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  #16 (permalink)  
Old 01-14-2006, 01:16 PM
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By the way...

The gentleman building the 4x4 Studellac is a member of our little community...

http://hotrodders.com/forum/members/utahtorque.html

I'm sure he can provide plenty of do's and don'ts on your project

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  #17 (permalink)  
Old 01-16-2006, 12:47 PM
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Conestogaman,

Thanks for the info on Darius (UtahTorque). I've come across a bunch of his posts on other forums. We seem to have been researching a lot of the same issues.

I knew he was on this board, but I couldn't remember his screen name.

Oddly, he's going with the same engine in his Studillac that I've been working towards with my project - a Cadillac 425. Its essentially the same block as the popular 472/500s, but was significantly lightened (by around 75lbs) making it lighter than an iron SBC. Torque is around 300ftlbs stock which should be about perfect for what I'm trying to pull off, assuming I can fit it in. Also, 300 ftlbs is a reasonable torque level for most manual transmissions to accomdate without scattering.

I'm trying to build a driver - once I get it together, I want it to stay together so I can actually drive it. I think I've found a combination of parts that will work well together, and won't break apart at a stoplight.

Last edited by ckucia; 01-16-2006 at 01:03 PM.
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Old 04-13-2006, 03:28 PM
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ild projrcts

JUST in case someone passes this way again. I would like to know if a sucesssful project was completed and how. Years ago you could plan on ford on the left, every body else on the right. I don't have a clue if something has become a general rule, JAG in the rear, what ever in the front. Dana 44 was a standard in jag for a number of years. Eventually they could not afford the quality control jag wanted, so they say. You could find a cast iron carrier and jag stubs for a hundred bucks. If you pass this way just something else to consider, I was looking for something else, but read this line. mark

Last edited by madamstn; 04-16-2006 at 08:36 PM. Reason: spelling, I can't read my own post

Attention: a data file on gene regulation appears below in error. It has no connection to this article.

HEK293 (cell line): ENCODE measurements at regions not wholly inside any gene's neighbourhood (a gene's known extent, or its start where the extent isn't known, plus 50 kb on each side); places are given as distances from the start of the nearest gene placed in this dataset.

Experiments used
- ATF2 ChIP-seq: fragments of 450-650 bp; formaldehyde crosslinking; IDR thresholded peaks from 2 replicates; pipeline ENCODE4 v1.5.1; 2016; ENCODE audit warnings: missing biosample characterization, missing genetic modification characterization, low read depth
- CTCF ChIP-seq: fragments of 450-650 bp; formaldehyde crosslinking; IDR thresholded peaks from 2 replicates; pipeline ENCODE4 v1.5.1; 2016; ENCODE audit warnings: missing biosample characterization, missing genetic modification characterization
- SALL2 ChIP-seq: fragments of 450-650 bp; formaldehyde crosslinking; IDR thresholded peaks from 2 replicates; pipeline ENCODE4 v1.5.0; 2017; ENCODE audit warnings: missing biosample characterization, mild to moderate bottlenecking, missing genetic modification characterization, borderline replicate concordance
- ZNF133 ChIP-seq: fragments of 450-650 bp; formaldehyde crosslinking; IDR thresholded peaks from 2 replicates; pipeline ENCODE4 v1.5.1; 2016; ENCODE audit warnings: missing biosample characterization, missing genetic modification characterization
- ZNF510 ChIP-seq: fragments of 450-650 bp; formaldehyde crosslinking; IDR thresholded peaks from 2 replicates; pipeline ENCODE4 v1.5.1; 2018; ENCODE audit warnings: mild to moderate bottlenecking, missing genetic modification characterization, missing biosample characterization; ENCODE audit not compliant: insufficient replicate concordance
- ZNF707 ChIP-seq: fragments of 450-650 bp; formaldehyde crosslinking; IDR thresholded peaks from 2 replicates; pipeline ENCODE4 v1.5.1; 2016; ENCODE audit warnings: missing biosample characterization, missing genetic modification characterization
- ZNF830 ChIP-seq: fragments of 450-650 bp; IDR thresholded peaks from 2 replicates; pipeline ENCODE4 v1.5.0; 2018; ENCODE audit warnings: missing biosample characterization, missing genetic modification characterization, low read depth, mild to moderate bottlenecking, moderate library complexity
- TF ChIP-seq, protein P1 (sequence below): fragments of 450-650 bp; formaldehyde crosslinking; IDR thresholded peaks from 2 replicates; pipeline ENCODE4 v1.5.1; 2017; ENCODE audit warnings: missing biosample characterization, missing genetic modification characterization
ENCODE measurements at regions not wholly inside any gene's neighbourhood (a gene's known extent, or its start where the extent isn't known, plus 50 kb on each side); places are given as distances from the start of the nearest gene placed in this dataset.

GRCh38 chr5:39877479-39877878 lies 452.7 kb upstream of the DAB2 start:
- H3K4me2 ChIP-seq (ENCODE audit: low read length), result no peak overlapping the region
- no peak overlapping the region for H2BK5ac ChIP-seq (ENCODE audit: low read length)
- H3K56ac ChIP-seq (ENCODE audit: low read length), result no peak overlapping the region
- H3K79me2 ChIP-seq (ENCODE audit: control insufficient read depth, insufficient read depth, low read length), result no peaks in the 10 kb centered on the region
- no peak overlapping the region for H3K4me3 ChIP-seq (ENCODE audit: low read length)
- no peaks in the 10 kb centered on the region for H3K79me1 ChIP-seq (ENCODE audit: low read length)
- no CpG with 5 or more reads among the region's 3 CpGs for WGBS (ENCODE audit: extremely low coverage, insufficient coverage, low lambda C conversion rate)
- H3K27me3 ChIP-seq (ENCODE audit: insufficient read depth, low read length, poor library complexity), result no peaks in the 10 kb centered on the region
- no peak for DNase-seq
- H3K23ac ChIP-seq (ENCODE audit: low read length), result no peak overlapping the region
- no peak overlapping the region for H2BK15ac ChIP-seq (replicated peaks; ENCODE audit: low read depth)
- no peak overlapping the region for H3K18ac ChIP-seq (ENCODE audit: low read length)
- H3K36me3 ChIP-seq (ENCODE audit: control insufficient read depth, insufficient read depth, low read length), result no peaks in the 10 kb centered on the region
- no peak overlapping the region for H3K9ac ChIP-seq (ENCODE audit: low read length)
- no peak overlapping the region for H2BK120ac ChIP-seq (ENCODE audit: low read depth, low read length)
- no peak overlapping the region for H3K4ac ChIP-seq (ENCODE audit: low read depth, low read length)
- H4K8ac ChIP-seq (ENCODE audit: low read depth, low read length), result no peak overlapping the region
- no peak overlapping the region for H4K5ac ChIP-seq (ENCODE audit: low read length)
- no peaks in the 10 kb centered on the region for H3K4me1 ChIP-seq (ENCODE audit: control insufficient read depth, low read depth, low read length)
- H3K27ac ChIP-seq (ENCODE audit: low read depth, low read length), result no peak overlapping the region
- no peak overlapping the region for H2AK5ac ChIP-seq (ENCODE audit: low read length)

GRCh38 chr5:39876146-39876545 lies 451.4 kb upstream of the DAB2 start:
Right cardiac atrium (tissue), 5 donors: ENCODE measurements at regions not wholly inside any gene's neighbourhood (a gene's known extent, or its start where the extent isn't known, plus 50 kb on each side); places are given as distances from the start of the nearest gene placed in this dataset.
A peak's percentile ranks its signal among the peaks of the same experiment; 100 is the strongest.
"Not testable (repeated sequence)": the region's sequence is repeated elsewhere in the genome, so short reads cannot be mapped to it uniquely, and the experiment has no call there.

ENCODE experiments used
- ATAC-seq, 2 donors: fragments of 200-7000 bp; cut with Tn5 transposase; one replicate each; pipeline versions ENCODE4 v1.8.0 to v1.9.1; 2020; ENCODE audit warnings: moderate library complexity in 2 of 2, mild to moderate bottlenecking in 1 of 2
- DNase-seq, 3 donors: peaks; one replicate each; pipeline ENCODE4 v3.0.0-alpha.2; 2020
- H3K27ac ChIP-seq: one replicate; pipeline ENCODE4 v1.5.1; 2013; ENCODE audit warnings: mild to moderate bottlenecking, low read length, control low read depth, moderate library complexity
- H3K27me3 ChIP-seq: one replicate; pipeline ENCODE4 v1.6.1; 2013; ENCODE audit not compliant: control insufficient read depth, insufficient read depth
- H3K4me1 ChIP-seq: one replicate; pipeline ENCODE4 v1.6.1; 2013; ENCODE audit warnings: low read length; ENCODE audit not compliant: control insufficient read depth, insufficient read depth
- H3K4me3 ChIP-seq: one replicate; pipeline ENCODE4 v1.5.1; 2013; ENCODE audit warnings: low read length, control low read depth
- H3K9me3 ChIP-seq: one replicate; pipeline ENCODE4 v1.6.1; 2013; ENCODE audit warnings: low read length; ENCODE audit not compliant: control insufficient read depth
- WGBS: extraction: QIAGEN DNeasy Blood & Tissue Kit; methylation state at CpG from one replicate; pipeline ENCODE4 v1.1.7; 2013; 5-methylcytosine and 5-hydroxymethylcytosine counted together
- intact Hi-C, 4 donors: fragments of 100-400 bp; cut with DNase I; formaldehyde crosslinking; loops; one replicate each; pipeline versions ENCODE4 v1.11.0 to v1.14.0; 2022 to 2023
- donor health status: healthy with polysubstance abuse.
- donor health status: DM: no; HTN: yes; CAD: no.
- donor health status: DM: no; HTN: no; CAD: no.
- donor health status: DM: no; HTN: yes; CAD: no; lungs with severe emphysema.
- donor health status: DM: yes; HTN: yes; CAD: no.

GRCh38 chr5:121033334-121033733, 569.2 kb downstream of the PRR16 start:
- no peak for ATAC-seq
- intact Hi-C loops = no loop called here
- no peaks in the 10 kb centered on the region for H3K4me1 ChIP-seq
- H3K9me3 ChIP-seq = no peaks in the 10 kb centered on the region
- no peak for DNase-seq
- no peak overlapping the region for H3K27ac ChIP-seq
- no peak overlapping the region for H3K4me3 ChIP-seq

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Old 04-16-2006, 02:12 PM
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Drive shaft

Have you ever taken a close look at the HMMWV. In order to accomplish a complex drive line the originators of this vehicle. ( I think it was originally a crew of rodders in Utah/Nevada back in the mid/late '60s, these guys were using the original MOPAR full time transfer) the entire drive assembly is in a tunnel, with the seats off to the side of the tunnel. Makes for great ground clearance & almost unlimited power transfer to all 4 wheels. Good luck & have fun! BTW Happy Easter!

John v L
Minnesota
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Old 05-05-2006, 01:25 AM
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driveshaft

I passed through again, what happened to the project. There are several vehicles that have drive shafts on the passenger side. I also noted you mentioned using solid shaft instead of tubing. Bad idea. Something else first though, Universal joints usually are prelloaded, I think up to about 4 degrees. Check the engineering specs of the joint manufacturer. The hard part. PSSSS! Do you really want me to explain the tube driveshaft. Lets consider a flat piece of metal - a leaf spring-just1 the two ends are on something. Push down in the middle of the spring. You are trying to stretch the bottom of the spring and compressing the top of the spring. Most of the middle is doing nothing. Its the surfaces. Thats why you have more than one piece in a leaf spring. The drive shafts are the same way. I can't believe I missed that. Like the man said universal joints can only be bent so far. I don't remember what you were doing I sorry its late, but this is a bad idea particuarly if you are going to add high impulse torque. Like 300 hp,6000 rpm, and pop the clutch. stand back. You would have to do the numbers, but at some point, things really would start to break. Let us know. good luck mark